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Wednesday, 23 March 2011

Revisiting Volcker

Central Banking Psychology

As central bankers around the world struggle with the consequences of the actions taken to rescue economies from the grip of the latest bank induced recession, and as monetarists and Keynesians come to blows over who has the best prescription for the future, most need to take a step back in time and reconsider the lessons of the early eighties when the Federal Reserve, led by Paul Volcker, jump started growth not by adherence to any set of ideologies but by focussing on the psychological consequences of their actions.

What the Volcker Fed showed was that sometimes you have to upset markets, politicians, ordinary people and other economists in order to break the behavioral cycles that come to govern macroeconomic behaviour. It rather looks like we’re going to need something similar to divest investors of their belief that markets are a one way ticket to riches, courtesy of hand outs from middle class taxpayers. Let’s revisit Volcker.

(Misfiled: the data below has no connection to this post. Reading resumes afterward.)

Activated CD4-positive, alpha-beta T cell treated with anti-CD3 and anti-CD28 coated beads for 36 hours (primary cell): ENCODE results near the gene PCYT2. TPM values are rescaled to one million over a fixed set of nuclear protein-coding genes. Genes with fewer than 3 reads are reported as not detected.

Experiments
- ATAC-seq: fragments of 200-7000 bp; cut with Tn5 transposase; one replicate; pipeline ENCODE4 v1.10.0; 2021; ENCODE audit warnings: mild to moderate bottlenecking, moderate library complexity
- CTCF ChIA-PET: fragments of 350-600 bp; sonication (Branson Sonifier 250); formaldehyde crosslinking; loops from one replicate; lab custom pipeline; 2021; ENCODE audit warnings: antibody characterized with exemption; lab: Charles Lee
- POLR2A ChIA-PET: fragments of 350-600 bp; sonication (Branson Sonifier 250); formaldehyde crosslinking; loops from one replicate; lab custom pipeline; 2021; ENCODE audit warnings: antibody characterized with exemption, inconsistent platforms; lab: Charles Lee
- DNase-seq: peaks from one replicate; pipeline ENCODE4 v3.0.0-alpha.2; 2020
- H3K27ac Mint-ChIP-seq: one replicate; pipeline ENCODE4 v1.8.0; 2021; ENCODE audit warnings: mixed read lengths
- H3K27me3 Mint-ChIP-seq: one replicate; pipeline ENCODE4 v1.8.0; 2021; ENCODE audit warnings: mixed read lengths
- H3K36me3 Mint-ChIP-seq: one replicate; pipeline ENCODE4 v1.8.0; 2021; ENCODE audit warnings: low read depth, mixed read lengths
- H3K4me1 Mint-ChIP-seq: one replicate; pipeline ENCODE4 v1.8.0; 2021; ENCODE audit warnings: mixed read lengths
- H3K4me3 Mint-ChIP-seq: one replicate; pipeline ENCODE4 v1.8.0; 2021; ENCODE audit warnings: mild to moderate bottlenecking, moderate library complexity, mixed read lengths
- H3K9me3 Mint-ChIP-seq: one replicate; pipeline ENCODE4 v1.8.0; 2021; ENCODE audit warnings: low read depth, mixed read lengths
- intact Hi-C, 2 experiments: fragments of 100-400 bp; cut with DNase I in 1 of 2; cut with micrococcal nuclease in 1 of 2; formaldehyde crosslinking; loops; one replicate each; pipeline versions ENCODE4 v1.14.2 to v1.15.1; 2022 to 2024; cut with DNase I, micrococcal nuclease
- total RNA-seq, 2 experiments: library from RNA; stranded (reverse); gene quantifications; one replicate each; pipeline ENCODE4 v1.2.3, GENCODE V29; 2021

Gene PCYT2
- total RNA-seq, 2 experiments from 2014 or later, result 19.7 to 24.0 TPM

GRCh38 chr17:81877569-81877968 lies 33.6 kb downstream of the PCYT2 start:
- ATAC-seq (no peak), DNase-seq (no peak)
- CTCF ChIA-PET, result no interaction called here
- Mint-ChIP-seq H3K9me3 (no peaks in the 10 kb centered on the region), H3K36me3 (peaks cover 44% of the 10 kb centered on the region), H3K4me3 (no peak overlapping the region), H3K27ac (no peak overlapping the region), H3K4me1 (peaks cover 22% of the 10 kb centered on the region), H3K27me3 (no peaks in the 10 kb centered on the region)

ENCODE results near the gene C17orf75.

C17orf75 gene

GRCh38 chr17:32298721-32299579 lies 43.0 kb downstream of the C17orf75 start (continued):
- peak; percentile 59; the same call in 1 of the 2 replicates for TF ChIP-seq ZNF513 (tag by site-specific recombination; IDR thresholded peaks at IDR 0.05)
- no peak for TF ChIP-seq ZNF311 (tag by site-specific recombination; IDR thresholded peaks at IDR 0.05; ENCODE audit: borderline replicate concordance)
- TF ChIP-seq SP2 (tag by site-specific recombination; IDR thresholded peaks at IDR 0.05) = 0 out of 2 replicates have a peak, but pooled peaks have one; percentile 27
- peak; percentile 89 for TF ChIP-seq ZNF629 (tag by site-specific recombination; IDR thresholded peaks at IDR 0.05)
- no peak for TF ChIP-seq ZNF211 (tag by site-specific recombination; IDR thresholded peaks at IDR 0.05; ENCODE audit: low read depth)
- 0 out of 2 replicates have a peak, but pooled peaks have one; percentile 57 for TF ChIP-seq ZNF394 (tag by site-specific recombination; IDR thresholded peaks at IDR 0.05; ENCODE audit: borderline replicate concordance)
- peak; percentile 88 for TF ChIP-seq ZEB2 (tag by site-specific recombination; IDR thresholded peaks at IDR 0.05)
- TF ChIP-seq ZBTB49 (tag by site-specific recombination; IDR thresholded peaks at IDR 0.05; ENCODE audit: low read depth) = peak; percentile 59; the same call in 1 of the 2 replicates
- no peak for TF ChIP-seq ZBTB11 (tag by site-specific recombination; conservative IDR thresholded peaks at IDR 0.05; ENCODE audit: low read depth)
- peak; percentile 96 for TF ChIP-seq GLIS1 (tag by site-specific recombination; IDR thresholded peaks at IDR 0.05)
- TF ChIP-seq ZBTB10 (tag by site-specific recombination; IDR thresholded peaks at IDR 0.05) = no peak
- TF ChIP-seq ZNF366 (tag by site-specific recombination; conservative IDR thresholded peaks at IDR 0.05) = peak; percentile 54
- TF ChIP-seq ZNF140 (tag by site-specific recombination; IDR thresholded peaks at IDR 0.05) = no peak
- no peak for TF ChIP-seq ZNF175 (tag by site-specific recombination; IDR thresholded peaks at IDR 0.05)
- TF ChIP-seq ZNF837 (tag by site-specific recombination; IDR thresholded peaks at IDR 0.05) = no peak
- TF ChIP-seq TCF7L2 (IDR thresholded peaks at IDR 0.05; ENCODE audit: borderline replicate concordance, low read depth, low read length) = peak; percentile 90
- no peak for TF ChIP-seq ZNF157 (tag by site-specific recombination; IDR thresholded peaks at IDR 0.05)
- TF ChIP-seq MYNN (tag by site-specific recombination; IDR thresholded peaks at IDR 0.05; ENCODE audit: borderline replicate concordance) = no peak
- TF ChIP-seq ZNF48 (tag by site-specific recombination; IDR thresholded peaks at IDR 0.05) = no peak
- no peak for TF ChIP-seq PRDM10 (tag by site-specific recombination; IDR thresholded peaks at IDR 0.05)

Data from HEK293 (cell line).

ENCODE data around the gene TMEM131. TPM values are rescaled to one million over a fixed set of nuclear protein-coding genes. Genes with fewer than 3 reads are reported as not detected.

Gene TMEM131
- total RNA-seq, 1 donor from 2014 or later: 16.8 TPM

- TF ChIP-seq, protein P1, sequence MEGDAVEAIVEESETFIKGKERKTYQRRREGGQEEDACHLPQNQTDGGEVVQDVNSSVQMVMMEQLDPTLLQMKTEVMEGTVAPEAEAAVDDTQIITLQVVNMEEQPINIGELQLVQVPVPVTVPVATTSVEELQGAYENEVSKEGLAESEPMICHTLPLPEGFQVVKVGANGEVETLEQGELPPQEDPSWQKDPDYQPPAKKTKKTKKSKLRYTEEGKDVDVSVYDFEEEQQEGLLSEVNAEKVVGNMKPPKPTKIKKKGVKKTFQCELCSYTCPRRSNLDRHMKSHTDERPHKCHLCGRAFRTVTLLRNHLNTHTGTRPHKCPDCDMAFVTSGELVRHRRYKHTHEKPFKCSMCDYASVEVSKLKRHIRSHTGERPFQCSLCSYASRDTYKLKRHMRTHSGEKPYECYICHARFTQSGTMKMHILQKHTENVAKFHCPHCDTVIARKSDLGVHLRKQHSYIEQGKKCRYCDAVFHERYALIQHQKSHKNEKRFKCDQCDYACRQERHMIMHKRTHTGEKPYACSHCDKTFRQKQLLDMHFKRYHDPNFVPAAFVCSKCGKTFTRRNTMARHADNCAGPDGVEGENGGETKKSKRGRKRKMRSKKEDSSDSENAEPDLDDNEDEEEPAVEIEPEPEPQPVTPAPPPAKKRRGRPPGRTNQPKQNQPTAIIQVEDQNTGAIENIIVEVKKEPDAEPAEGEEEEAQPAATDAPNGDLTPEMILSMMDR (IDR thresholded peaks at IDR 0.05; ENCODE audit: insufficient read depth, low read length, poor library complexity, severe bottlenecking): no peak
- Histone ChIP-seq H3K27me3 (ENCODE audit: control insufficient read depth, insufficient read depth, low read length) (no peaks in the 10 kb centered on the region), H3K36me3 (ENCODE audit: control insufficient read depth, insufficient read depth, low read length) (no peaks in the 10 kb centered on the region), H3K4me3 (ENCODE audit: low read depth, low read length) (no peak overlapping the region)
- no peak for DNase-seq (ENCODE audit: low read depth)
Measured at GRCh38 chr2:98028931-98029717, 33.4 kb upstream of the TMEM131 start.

Inflationary Tendencies

Living as we do at a time when central bankers are busy trying to stimulate inflation rather than depress it, it takes a bit of effort to put ourselves back in the position of the Feb in 1980, just after Paul Volcker was appointed its Chairman. At that point, however, inflation was running at over 10%, had been, more or less, for over a decade and the strain on the economy was showing.

Inflation is, roughly speaking, the rise in the price of goods and services such that the purchasing price of a currency is diminished. The downside of this is that people whose income can’t increase – or at least can’t increase as rapidly as the inflation rate – find themselves increasingly poor. In this group, sadly, are those people who choose to invest in cash deposit accounts or fixed interest bonds rather than stuff like equities or property whose value tends to eventually increase in line with inflation.

This latter effect tends to lead to people focussing on speculation rather than proper investment and value creation. As we saw in Money Illusion, wage rises tend to be devoted to cost of living increases and not to productivity improvements: although this too can be good for equity investors. Although there are some positive sides to moderate inflation the idea that high levels are bad is one of the few things that virtually all economists of all hues can agree on.

Stagflation